The rock art and the stories that they represented were very interesting at the several sites on our short walk through the outcrops at Ubirr. I had cause to make first use of my fly screen as the flies tend to go for the face, presumably after any moisture they can find, as well as the ears, which I find extremely irritating.
Actually very effective in keeping the flies at a distance, if a little hot!
We returned hot and sweaty to our room at the Kakadu Crocodile Hotel (actually built in the shape of a crocodile, with a swimming pool in its belly!) in Jabiru, took cool showers and turned up the air con.
Next morning we set off for the Nourlangie Region where we saw more rock art and an ancient Aboriginal rock shelter.
Nabulwinjbulwinj doesn’t sound like a very nice chap. A dangerous spirit, he eats females after hitting them on the head with a yam.
Then it was on to the Yellow Water Region where we were booked onto a sunset cruise on the billabong. We checked into our room at Cooinda Lodge just before the rain started. And boy did it rain, accompanied by some pretty impressive thunder and lightning which had us congratulating ourselves on timing our arrival just right!
Fortunately it eventually subsided just before we were due to leave for our billabong trip, but we got a phone call as we were getting ready to leave to say it was cancelled as it was too dangerous to take the metal boat out in the storm. Er, but the storm has passed, I said. Still more to come he said. Too dangerous. Cancelled. Refund. Oh well, let’s hope they don’t cancel the sunrise trip, as we were booked on that one too.
Luckily they didn’t, and we were picked up at 05:45 and taken down to Yellow Water. We were out in the boat for two hours with a very informative guide, spotted a variety of birdlife and four crocodiles, one of which the boat followed into some long reeds where it stuck its head up out of the water while it crunched up and swallowed its breakfast. It sounded like a shell cracking, and we decided it must have been a turtle. The guide talked about bush tucker, and how the changing seasons give the Aboriginal people different food sources. Very interesting.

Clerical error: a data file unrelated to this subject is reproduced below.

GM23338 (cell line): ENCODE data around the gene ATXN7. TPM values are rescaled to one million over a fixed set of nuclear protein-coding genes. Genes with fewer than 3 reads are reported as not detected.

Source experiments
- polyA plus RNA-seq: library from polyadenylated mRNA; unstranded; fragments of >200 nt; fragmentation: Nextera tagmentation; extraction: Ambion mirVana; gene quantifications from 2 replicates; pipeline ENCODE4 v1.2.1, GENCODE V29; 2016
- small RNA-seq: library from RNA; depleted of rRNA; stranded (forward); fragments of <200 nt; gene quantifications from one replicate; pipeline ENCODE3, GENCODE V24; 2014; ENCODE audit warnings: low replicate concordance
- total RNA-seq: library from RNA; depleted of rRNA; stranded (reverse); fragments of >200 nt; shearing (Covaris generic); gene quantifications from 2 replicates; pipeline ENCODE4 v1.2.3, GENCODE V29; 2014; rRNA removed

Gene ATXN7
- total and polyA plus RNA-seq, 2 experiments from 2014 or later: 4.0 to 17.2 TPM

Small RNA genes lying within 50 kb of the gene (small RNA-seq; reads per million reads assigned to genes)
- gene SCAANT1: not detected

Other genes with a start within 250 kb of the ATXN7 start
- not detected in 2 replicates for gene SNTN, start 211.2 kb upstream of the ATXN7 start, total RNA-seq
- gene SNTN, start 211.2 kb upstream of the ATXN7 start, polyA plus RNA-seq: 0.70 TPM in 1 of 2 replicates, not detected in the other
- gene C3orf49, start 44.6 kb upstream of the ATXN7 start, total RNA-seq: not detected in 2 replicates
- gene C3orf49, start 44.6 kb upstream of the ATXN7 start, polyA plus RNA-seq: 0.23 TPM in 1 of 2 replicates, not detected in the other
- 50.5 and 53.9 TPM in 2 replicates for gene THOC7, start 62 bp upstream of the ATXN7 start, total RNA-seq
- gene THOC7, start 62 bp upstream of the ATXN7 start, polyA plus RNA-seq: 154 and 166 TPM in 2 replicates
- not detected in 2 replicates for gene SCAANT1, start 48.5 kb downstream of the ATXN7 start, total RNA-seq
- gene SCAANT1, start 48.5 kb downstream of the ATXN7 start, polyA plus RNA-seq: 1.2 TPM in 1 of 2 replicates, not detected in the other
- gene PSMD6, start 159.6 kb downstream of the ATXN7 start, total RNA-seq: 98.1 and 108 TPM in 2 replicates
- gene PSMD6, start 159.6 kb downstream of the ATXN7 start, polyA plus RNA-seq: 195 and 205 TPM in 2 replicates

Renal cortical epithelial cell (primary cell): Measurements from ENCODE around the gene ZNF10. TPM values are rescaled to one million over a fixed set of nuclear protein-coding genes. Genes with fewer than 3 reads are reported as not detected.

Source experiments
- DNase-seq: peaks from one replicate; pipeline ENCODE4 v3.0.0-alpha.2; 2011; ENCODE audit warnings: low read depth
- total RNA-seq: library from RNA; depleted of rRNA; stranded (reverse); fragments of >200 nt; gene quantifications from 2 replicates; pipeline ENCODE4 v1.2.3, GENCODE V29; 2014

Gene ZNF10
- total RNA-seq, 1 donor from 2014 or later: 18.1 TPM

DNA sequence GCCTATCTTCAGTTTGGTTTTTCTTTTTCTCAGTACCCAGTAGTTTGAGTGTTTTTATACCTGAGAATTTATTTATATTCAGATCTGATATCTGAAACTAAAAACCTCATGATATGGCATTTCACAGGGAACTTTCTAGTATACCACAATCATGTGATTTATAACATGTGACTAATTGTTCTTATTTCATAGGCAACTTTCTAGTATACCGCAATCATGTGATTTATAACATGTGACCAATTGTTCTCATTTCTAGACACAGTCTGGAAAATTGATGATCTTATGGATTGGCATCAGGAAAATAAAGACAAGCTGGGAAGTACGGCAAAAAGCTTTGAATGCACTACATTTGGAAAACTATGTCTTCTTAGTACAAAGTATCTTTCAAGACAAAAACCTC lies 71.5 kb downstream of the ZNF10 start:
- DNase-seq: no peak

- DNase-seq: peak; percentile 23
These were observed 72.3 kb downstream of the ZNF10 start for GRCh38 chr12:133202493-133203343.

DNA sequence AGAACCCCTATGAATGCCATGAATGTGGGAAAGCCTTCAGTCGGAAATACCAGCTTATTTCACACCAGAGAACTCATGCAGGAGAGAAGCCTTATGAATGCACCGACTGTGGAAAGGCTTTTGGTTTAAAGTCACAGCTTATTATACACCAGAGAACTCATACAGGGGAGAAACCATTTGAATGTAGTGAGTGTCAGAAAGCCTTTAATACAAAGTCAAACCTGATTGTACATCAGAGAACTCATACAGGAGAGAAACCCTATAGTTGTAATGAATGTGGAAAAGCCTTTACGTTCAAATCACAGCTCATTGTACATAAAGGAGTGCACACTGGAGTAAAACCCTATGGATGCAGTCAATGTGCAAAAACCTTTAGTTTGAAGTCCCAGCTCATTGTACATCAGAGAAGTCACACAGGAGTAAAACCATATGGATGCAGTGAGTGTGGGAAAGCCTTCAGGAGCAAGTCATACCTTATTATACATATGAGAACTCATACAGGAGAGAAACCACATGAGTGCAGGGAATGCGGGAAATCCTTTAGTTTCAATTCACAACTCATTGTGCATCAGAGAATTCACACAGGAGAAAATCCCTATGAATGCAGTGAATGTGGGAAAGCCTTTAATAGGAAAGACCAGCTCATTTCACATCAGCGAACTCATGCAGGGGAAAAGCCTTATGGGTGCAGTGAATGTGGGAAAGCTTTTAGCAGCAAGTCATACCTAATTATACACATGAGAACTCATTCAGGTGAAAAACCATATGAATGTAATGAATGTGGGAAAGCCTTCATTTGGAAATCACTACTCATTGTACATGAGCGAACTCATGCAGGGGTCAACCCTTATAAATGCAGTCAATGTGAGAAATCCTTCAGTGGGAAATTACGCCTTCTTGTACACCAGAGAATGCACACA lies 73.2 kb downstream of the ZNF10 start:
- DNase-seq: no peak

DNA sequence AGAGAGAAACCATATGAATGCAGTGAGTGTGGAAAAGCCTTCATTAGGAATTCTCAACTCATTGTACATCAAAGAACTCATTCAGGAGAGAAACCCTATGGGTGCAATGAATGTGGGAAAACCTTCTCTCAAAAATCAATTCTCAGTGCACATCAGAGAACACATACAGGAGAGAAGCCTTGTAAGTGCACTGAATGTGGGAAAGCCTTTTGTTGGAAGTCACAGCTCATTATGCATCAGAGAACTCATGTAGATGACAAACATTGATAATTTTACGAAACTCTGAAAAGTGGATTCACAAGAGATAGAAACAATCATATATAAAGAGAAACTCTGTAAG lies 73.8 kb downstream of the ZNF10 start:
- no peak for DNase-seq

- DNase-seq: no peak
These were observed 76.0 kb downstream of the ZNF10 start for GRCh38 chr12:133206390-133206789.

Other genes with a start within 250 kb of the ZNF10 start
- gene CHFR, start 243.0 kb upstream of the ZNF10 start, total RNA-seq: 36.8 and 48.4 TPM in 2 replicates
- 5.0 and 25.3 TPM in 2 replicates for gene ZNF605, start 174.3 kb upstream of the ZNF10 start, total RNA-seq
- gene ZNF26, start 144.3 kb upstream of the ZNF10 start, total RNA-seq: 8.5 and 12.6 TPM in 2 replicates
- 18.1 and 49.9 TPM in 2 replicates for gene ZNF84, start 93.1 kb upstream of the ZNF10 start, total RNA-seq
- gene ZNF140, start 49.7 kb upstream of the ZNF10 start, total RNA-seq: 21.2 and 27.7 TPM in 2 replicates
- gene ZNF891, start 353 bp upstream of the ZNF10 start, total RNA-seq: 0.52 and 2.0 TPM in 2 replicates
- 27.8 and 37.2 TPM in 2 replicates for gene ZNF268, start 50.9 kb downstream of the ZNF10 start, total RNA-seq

Pied cormorants Egret
A darter bird drying its wings. A buffalo keeping an eye on us from the shore.
Water lily leaves turned towards the sun. Peace and tranquillity.
Keep an eye on the water – looks what’s lurking... This big boy has a full belly and just looks at the boat.
A comb-crested Jacana seems to walk on water (look carefully!) Reflections on flat water.
White-bellied sea eagle. Back to base.
An excellent trip came to an end too soon, and we were taken back to the hotel for a full breakfast which we were more than ready for. Then it was time to bid Kakadu National Park a fond farewell as we set off along Kakadu Highway towards Katherine. We were sad to have missed Jim Jim Falls, as the road there was closed and the only way to see them was from the air. We decided the budget didn’t stretch that far.
We took a side trip off the main road about 40km north of Katherine into the Nitmiluk National Park to see Edith Falls. This time we had our swimmers with us, and made for the pool at the bottom of the falls. This didn’t look particularly attractive as the water wasn’t very clear, so, having seen signs for an upper pool we decided to follow the path over the bridge and see what the upper pool was like. Big mistake. It was now early afternoon and the sun was very hot. The path which initially looked like a gentle slope upwards became steep steps and then a clamber over rocks, and then the markers seemed to run out. At least we couldn’t see the next marker, and we were both very hot and bothered. I was feeling dizzy and a little sick, and had clearly overdone it in the heat, so we found a shady spot and sat for a while, drinking water and cooling off as much as we could. Eventually, when I felt a lot better, we made our way back down again. By the time we arrived back at the lower pool, it looked a whole lot more inviting! So in we went for a cooling dip.
Enjoying a cooling dip after a very unwise hike!
We left the Top End as we arrived in Katherine, the fourth largest town in the Northern Territory and 320 km south-east of Darwin in the late afternoon. We had thoroughly enjoyed the Kakadu NP and were looking forward to the next leg of the trip – the long drive down “The Track”, officially the Stuart Highway, which is a single-lane highway that runs from Darwin to Alice Springs. First stop in the morning will be the supermarket to stock up on bottled water. We don’t expect to break down, but it’s best to be prepared...